Your Guide to Rosé 2019

It's here. Rosé season. AKA Summer. Hallelujah!

If you think you don't like rosé, I encourage you to re-assess your opinion. For so long, all rosé was sweet, sugary nonsense. Stay away from Beringer, Sutter Home, etc., unless that's what you like! Anything labeled "White Zinfandel" is not to be trusted. But for me, rosé deserves to be revered amongst the ranks of the greatest whites and reds. If I could be just a rosé sommelier, I would. That photo of me is from Winston and my wedding, where I chose our "wedding wine" to be a rosé- one of my favorites, and one that I wanted to have this memory with (I'll tell you which one it was later on). 

There's a huge range of styles and types: some that are great just for sipping, some that are meant for food pairing only. I'm going to attempt to give you some recommendations, both of my favorite rosés to look out for, and some things to keep in mind generally when picking out your summer sipper. Let's start with the basics.

1. It's "Rosé,"  not "Rose."

I've even encountered folks in the wine industry who say the word like the flower, but if you care about me at all, put that accent on the E. It's just a pet peeve, and it makes my skin crawl when I hear it otherwise. :-*

2. Pink Wine Isn't Just Red and White Mixed Together

Well, sometimes it is. For the most part, you don't want to drink those. Most rosés worth their salt are made from red grapes that only see a small amount of skin contact (called the maceration method), and that's what gives them their pink hue. There are exceptions, as there always are, but this is the general rule. The other common method of making rosé is called the saignée method, in which during the process of making a red wine, a small amount of the juice is "bled off" early. Often these rosés have a darker hue and more intense flavor. One's not necessarily better than the other!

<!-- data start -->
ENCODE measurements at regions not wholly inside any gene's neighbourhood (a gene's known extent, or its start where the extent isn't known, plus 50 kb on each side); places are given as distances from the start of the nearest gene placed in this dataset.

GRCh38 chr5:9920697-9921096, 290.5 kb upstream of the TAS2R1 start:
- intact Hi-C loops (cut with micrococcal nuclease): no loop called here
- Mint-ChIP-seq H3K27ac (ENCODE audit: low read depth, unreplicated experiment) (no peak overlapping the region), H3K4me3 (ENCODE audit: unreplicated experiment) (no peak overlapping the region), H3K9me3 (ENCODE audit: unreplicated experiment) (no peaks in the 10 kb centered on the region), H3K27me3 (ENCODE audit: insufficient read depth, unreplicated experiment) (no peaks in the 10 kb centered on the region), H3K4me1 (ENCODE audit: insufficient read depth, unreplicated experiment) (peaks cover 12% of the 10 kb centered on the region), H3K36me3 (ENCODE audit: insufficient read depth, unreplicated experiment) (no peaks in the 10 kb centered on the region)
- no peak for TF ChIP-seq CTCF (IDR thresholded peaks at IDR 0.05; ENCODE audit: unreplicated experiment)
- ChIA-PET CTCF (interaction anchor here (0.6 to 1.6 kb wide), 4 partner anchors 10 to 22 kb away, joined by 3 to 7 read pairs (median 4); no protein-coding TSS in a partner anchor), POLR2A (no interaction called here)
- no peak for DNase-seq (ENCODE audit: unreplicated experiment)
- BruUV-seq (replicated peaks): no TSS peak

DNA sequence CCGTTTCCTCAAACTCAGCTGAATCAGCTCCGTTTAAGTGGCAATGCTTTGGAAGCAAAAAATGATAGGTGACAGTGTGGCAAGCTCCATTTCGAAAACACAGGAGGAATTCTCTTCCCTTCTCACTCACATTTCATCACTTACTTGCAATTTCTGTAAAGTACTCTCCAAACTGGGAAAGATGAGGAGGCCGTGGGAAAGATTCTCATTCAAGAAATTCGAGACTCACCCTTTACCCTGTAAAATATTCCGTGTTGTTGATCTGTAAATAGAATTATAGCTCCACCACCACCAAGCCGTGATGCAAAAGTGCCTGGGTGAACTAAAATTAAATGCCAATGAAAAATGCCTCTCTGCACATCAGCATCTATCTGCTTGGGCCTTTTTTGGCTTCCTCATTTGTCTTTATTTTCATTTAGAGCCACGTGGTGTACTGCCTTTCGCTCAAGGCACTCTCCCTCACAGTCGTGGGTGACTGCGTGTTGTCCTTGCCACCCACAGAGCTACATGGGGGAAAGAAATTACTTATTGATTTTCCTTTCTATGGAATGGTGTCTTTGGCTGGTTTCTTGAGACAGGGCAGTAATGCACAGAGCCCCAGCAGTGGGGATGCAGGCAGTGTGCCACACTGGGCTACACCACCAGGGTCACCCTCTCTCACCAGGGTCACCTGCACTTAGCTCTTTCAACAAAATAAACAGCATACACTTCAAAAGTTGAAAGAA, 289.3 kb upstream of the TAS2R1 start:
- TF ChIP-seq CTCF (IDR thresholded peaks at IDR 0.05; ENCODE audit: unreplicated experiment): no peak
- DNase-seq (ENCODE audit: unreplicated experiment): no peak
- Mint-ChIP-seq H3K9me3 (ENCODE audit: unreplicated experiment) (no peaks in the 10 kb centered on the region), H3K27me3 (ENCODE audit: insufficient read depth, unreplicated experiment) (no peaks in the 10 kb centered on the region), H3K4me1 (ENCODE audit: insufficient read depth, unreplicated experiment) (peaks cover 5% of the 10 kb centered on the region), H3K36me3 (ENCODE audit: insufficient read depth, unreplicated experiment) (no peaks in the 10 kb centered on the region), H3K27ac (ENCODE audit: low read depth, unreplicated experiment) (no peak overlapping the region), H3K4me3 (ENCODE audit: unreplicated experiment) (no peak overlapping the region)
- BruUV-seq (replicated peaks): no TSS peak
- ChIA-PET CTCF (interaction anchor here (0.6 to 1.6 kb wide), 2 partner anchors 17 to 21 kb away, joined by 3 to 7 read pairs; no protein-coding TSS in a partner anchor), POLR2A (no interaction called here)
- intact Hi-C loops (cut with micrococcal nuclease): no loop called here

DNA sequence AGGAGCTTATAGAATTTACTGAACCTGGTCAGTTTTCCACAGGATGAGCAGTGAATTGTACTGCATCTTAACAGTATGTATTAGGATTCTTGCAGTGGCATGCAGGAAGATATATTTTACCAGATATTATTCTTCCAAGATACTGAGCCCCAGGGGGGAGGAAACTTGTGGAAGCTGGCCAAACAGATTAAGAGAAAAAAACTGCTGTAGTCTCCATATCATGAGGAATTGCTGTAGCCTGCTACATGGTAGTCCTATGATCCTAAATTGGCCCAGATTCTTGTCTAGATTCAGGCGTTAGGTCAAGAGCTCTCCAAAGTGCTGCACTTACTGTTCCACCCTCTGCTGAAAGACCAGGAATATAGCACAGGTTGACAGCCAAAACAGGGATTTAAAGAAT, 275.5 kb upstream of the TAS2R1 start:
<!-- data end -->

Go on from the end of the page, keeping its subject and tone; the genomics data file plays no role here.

3. Vintage Matters

This is *generally* always true for wine, but it's especially true for rosé. This is because, generally speaking, rosé is meant to be drunk young. There are exceptions, but when buying your rosé, you want something from the current or previous vintage. If a rosé is more than 2 years old, it's probably lost its spark. So that means that when you go to buy your rosé this summer, you want it to say 2018 on it. Most 2017s are probably okay, and soon we'll be getting 2019 rosés from the Southern Hemisphere. Just be careful if you see a big sale on rosé at your local wine store- they may be trying to unload some old rosé that isn't great anymore. I once had a very fancy, expensive German rosé that was like 5 years old, and it was terrible. Again, there are a few rosés out there that can stand to age, but they are few and far between.

4. My Favorite Rosé Wine Regions: Not Just Provence!

Provence in Southern France is one of the few wine regions in the world that is primarily known for its rosé, and it's really the region that put dry rosé on the map and changed the way we think of pink wine. I do love Provençal rosés, but at this point I don't find them particularly exciting. I have a few that I love, recommended below, but in general right now I'm a bigger fan of rosés from the Loire Valley in France, Italy, and Spain. But here's a little rundown of the major rosé wine regions to look out for: